You have to hand it to Apple. When the company gets serious about something, it really creates a paradigm shift. Yesterday, Apple did it again with iCloud, the forthcoming cloud service that will debut this fall with iOS 5 (it's in partial beta now). The concept is very simple: Have all your devices sync automatically over the air, using the cloud as the intermediary. One account covers as many as 10 devices (including iPhones, iPads, iPod Touches, Macs, in some cases PCs, and in some cases Apple TVs), and it handles contacts, calendars, email, music, e-books, e-magazines, documents, photos, and even apps. Make a change or purchase on one device, all your devices have it. Have all your key data backed up automatically as well.
That simplicity is an Apple hallmark. What Apple CEO Steve Jobs announced at the WWDC (Worldwide Developers Conference) gets rid of the rat's nest of synchronization and the hodgepodge of cloud services that mobile users contend with today -- or it will once developers implement the supporting APIs into their Mac and iOS applications. (Apple's iOS 5 apps will be iCloud-savvy from the get-go. The revised iWork suite for iOS released last week already is.)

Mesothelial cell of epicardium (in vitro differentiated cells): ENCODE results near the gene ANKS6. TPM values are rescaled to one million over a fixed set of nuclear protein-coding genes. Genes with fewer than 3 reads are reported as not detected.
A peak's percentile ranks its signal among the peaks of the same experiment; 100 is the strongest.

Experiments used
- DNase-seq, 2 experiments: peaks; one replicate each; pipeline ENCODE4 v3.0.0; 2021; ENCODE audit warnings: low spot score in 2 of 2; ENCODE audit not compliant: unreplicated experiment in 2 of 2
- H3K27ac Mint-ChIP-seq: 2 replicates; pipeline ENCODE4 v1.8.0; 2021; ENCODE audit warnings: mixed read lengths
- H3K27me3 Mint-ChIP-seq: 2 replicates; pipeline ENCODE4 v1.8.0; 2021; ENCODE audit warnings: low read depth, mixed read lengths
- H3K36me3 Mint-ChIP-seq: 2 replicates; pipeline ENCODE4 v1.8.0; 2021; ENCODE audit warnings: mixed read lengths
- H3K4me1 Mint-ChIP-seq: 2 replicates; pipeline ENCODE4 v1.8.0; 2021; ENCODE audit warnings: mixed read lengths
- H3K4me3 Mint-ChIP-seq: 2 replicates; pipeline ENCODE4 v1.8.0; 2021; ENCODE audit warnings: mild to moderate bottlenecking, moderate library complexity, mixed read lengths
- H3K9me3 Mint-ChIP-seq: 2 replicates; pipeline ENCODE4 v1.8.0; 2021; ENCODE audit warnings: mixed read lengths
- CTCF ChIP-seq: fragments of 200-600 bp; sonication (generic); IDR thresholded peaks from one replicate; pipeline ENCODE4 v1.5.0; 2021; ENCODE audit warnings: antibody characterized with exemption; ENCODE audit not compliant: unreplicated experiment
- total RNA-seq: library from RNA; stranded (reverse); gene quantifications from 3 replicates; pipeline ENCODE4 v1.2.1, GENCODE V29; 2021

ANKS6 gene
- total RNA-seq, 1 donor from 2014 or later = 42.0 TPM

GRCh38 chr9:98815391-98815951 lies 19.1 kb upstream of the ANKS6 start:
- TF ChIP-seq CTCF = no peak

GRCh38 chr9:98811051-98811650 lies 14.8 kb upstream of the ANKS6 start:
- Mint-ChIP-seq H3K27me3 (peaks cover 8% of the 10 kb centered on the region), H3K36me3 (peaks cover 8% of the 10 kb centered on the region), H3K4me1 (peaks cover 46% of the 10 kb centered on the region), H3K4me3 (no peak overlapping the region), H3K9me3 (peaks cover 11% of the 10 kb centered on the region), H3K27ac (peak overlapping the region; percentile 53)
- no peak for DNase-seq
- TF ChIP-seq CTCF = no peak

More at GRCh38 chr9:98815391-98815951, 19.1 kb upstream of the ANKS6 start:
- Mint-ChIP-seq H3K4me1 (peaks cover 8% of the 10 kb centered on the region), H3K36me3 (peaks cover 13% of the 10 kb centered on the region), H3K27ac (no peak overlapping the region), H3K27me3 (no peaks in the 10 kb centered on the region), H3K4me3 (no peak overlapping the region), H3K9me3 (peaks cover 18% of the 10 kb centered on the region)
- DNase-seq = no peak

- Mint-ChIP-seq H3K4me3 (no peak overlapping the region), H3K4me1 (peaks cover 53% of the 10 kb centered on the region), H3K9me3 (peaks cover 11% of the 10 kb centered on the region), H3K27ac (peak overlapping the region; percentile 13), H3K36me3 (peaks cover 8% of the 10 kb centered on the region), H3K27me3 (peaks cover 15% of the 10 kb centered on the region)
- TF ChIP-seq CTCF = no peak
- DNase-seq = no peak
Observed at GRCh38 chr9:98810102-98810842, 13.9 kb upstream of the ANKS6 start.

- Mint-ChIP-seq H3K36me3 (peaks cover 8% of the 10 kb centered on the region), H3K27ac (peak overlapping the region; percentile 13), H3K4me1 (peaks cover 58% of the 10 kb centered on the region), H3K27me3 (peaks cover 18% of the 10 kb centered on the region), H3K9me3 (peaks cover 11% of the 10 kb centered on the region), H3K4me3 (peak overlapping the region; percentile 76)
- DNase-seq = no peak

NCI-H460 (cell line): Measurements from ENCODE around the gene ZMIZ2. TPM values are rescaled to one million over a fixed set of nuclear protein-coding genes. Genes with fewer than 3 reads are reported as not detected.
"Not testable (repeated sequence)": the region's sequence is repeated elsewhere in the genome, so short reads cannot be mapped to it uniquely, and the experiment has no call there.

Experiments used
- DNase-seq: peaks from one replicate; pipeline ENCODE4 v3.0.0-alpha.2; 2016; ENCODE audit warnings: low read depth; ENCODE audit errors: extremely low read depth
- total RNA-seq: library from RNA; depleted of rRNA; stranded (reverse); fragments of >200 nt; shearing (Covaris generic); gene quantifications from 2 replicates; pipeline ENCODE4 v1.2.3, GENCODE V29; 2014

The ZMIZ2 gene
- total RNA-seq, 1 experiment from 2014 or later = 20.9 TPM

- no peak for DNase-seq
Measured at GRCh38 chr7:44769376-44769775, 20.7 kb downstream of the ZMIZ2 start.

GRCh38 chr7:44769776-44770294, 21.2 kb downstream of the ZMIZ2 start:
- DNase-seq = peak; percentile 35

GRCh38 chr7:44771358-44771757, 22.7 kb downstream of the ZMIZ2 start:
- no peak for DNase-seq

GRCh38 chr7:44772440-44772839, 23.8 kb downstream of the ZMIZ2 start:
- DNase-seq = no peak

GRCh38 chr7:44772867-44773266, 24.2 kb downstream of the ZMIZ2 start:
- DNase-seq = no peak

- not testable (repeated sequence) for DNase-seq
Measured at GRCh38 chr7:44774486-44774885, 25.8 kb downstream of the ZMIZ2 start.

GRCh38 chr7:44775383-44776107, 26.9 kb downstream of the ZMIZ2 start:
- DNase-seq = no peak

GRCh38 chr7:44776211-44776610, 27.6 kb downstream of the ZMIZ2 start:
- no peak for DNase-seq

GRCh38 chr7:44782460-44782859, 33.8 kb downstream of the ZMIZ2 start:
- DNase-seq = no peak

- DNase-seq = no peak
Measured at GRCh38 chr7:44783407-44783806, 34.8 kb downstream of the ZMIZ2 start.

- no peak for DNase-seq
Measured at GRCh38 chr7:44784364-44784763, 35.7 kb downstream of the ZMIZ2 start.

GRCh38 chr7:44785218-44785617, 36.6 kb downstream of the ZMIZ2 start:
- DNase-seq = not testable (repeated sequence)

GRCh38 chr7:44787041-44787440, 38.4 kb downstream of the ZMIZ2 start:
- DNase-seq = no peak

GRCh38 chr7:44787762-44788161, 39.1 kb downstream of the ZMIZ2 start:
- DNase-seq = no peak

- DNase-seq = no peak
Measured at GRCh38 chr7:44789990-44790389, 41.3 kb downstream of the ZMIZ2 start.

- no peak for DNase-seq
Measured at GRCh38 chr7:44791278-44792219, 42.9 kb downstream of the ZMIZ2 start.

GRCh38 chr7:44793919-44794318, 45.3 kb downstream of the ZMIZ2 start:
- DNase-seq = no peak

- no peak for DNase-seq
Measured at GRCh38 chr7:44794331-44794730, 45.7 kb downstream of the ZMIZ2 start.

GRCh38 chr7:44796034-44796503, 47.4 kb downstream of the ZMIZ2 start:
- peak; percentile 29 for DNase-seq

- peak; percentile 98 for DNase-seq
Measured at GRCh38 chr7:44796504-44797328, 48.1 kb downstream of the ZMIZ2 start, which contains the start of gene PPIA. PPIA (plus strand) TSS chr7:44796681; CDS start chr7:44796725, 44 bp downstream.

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You also won't need to worry about syncing to your computer to install an iOS update; that happens over the air. Your backup happens automatically when your device is in range of your Wi-Fi network, once a day. Your files are in one place -- iCloud -- and thus in all your places, so you don't have to worry about remembering to bring them or upload them to a service like Dropbox or Box.net.
That's how it will work: Apple basically becomes your core cloud services provider, offering the synchronization and storage of those files and resources that matter most to you as an individual. These services come at no charge -- ironically, taking Google's pricing strategy and adding the seamless integration Google doesn't provide -- if you're a citizen of Apple or at least gave an Apple "green card" on your PC.